Sometimes I look at the "Home Decor" or "DIY & Crafts" sections of Pinterest and see a world of beautiful rooms, where everything has a place, there are no dirty dishes, and nearly every item is purchased secondhand. "Look at these thrift store items, spray painted in bold colors!" it says. "Turn clothes hangers into chip clips!" (Why we aren't just using chip clips is beyond me...) "Take a thrifted sheet, and turn it into curtains!" (Yeah, if there aren't giant yellow stains and god knows what else buried in those sheets.) "How easy is this project? All you have to do is thrift a cute rotary phone and make it into a bookend! Whee!" Oh, idealism. You are a tempting, taunting vixen. Here's the thing that these pins neglect to mention: Thrifting ain't easy. You can thrift every single weekend, and not find anything for a long stretch of time. Boy, can that sting.
Sure, at your local thrift store there is probably a plethora of old cameras that you can spray paint neon green. But they would still look like crappy old cameras. The camera in the image below looks like a Holga to me, and I don't know about you guys, but I have never seen a Holga in a thrift store in all my twelve-odd years of scouring the musty shelves. The only cameras I tend to find are those old, no-one-wants-them ugly ducklings from the late 90s or early 00s, in the days before digital was common. Sometimes you might find a Polaroid instant, which is sweet, but again that's pretty rare. And anyway, spray painting those would look stupid, and it would be stupid, because why don't you use that thing? Duh.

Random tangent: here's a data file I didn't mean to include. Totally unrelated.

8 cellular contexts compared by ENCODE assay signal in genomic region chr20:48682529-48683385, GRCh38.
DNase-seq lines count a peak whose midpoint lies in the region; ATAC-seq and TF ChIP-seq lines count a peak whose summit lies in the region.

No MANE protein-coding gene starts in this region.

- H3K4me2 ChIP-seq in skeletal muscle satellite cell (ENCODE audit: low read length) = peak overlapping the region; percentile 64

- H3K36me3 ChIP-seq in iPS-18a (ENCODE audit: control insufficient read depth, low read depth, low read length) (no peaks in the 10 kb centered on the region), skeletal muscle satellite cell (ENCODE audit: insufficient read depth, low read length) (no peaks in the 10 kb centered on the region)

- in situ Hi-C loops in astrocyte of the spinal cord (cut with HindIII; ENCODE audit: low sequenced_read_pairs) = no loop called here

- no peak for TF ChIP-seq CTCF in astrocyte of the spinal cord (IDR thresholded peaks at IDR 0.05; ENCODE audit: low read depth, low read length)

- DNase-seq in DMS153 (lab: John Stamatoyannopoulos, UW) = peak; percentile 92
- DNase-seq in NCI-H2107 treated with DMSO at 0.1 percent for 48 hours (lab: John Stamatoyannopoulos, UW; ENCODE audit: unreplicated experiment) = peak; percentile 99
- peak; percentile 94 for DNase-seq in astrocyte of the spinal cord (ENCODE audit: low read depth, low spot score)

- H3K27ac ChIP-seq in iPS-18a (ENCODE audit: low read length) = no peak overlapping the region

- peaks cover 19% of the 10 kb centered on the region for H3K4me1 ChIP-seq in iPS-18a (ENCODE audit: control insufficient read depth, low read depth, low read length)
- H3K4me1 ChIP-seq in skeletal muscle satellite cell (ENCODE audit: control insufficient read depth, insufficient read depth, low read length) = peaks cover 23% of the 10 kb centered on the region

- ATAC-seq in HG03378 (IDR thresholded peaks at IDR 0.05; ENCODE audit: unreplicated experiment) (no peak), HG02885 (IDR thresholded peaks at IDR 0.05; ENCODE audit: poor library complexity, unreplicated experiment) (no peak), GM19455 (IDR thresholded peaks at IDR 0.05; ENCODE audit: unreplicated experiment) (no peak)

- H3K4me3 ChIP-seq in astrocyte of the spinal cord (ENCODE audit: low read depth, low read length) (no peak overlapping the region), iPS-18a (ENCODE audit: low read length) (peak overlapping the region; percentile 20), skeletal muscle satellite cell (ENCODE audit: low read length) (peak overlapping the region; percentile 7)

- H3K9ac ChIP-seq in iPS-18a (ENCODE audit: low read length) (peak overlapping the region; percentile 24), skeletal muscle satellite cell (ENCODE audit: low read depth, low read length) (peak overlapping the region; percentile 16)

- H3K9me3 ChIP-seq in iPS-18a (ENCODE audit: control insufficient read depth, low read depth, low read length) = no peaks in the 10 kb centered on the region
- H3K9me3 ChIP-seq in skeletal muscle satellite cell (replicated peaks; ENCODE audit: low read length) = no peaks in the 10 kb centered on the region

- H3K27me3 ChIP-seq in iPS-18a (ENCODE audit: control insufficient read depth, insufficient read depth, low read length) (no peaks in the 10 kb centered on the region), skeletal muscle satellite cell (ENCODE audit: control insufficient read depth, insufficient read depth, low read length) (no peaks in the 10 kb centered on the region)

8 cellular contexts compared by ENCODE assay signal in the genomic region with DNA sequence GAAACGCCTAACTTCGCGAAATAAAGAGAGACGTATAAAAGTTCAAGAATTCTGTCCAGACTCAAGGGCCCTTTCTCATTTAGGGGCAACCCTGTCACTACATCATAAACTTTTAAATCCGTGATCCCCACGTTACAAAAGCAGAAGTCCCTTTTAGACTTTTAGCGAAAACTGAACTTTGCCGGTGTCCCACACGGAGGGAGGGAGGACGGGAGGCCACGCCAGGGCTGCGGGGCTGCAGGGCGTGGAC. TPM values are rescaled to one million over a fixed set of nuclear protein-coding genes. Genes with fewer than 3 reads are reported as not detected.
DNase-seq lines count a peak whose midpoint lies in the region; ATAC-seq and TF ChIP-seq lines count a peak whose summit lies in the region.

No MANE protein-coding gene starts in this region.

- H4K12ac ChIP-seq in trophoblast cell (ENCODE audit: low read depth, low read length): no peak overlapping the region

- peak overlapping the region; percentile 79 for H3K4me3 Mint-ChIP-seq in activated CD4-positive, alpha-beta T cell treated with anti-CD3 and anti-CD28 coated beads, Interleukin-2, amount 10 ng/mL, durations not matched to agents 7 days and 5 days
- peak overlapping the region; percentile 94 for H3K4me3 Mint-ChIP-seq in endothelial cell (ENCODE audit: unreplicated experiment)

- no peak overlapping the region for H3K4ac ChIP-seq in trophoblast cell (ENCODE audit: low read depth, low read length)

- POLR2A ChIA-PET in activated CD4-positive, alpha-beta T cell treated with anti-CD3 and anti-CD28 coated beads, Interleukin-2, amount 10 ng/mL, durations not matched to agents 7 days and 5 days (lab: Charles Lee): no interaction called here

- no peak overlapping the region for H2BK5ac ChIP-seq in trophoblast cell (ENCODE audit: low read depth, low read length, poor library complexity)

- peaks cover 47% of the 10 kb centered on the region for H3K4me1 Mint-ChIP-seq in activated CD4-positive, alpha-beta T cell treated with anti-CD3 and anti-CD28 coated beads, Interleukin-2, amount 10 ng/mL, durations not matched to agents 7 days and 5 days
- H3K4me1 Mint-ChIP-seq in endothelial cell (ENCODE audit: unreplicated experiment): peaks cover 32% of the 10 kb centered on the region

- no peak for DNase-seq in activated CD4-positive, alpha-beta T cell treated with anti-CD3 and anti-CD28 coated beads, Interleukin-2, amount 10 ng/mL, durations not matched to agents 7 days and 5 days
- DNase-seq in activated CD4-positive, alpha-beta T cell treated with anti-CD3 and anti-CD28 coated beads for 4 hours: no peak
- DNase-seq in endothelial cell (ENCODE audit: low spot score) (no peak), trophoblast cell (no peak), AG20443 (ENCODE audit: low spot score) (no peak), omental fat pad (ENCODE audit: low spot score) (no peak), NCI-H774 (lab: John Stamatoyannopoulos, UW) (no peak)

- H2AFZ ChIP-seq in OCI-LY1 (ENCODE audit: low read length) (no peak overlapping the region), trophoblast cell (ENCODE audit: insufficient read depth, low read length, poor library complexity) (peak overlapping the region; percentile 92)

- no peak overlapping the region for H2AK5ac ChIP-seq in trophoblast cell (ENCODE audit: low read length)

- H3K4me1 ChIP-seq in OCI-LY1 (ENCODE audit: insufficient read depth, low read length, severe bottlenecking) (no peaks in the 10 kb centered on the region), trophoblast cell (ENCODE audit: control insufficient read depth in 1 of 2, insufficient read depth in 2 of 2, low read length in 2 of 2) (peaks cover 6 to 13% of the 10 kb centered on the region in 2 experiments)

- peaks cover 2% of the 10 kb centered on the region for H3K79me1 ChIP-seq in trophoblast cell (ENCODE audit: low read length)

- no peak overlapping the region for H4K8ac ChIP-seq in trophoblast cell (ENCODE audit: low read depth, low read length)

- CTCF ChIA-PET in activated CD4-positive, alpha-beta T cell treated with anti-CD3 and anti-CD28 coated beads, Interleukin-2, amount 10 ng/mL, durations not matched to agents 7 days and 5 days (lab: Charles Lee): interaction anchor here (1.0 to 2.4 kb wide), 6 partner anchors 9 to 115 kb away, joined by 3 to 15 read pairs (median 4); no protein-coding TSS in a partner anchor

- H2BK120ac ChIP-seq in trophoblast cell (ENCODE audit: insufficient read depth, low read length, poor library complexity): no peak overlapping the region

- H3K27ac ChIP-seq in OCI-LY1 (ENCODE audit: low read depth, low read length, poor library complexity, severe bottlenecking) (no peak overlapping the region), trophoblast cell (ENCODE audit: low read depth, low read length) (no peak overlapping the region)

Don't get me wrong. I love thrifting, and I am a big advocate for secondhand materials. I have had a bit of luck finding cool items that become unique additions to my home and even wardrobe. But if you are a thrifting n00b, there are just a few things that I want you to realize before you get all excited. So quit repinning and listen up.
- Don't expect to find anything your first time out. You have to go on a regular basis, to several different stores, sometimes miles away from each other and from where you live, to find one really cool item. I like to go every week, but I haven't found much in a long time, so I think I might even have to step it up. You know that white ceramic animals trend that is going on right now? I have been searching antique malls, chain thrift stores, and consignment shops for a couple months now, and all I can find are stupid looking animals or ornate angelic beings. If I spray paint them white they will look dumb (see above rant). I know that if I visit a vintage store, I will probably find something, but...
- There's a big difference between vintage stores and thrift stores. That difference is price. Yes, vintage stores have thrifted and secondhand items. There's just a reason all of the stuff is so darn cute and desirable: these items are collectables, and the owners of the vintage store searched far and wide for the specific things they have. Estate sales, antique stores, the internet... Vintage store owners do a lot of work finding everything, so what you find there is going to cost more than something at Goodwill. Sometimes a LOT more. Shopping at a vintage store might as well not be considered thrifting, because if you're lucky you will walk out of there having only spent $50 on just two or three items.